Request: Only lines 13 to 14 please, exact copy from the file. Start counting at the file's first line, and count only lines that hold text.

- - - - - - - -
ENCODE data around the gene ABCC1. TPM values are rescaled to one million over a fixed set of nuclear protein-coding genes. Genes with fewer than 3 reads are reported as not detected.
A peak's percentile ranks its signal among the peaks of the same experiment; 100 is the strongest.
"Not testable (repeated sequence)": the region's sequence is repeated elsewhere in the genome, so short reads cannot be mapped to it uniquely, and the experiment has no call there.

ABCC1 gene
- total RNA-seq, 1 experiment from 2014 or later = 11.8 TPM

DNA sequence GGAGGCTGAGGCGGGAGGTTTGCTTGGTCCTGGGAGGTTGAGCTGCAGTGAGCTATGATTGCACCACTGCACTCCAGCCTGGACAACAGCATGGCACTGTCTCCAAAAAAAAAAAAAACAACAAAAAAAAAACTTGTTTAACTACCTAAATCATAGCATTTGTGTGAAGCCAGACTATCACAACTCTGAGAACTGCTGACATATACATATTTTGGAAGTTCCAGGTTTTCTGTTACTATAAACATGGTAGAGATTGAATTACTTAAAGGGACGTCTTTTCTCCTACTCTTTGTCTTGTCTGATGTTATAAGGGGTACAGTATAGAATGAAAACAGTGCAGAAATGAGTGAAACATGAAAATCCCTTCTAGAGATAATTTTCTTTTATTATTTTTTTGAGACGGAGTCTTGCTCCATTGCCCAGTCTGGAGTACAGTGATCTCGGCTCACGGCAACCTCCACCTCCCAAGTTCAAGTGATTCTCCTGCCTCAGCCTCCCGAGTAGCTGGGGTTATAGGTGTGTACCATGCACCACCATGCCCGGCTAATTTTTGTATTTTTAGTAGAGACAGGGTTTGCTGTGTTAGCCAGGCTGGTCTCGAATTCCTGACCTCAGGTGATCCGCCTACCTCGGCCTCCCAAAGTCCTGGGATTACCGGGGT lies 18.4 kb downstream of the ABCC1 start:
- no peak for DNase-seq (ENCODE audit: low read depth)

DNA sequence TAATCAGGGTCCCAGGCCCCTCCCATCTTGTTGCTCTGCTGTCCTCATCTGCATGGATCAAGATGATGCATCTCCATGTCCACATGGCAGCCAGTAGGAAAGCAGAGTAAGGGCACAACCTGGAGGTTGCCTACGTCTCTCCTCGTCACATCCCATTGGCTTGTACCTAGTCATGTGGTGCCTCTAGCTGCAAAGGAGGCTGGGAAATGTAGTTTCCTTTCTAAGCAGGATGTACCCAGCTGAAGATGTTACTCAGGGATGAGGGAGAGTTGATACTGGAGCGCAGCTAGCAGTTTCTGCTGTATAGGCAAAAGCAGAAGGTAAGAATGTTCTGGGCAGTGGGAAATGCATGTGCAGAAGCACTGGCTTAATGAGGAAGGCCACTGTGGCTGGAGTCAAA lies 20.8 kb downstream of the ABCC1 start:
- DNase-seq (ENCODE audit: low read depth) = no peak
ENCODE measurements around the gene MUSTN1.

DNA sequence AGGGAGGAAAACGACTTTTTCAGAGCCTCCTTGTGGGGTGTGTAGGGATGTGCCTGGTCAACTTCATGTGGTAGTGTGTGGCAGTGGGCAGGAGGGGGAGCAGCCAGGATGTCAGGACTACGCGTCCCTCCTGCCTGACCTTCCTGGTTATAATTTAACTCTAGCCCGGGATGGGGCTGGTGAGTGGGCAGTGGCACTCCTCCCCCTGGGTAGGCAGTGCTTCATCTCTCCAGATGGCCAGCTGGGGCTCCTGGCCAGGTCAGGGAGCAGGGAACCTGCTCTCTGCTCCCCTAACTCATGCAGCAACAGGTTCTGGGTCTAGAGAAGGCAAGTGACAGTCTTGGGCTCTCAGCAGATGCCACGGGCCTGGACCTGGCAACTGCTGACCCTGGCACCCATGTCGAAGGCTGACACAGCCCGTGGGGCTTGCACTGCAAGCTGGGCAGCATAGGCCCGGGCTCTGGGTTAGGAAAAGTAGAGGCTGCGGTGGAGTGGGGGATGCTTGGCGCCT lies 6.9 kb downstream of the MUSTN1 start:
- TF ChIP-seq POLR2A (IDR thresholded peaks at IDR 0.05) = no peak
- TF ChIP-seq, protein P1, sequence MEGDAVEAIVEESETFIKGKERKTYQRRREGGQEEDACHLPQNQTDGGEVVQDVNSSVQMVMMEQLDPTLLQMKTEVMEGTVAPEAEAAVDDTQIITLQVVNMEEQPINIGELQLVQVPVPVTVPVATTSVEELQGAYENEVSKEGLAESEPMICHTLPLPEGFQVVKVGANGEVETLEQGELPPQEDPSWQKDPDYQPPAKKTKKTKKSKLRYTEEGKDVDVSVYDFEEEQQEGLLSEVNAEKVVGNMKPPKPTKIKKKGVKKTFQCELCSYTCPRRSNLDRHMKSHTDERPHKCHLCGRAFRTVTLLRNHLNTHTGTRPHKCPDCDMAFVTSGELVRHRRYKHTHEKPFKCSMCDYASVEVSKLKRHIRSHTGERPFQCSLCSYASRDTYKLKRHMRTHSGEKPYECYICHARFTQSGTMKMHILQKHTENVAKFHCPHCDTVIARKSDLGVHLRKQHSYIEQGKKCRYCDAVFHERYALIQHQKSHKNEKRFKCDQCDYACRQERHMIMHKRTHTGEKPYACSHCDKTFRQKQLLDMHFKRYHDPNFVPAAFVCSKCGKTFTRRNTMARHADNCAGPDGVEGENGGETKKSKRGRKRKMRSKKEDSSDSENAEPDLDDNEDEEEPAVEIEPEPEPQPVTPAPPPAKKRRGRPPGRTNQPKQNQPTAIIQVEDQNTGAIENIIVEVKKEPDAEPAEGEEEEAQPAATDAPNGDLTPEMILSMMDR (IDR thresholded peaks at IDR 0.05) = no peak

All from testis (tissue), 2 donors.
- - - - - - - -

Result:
- TF ChIP-seq, protein P1, sequence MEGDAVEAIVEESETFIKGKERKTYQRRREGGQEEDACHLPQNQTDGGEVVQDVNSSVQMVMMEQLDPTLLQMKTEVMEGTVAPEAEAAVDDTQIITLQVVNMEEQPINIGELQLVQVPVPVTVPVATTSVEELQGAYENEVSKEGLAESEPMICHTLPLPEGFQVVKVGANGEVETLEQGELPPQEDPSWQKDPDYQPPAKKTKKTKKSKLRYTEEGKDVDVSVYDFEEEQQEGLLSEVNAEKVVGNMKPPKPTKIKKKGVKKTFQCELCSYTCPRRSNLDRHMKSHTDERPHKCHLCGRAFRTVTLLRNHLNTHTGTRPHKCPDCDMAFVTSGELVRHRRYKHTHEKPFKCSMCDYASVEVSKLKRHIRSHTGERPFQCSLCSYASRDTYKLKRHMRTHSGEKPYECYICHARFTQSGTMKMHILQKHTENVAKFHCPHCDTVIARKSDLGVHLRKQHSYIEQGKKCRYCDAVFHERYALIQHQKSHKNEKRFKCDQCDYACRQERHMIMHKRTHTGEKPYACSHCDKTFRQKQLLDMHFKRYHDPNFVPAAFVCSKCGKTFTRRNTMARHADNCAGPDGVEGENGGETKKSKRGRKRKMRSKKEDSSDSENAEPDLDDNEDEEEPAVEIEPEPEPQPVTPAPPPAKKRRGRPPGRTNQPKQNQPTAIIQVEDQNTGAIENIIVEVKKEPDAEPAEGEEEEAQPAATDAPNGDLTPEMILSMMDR (IDR thresholded peaks at IDR 0.05) = no peak

All from testis (tissue), 2 donors.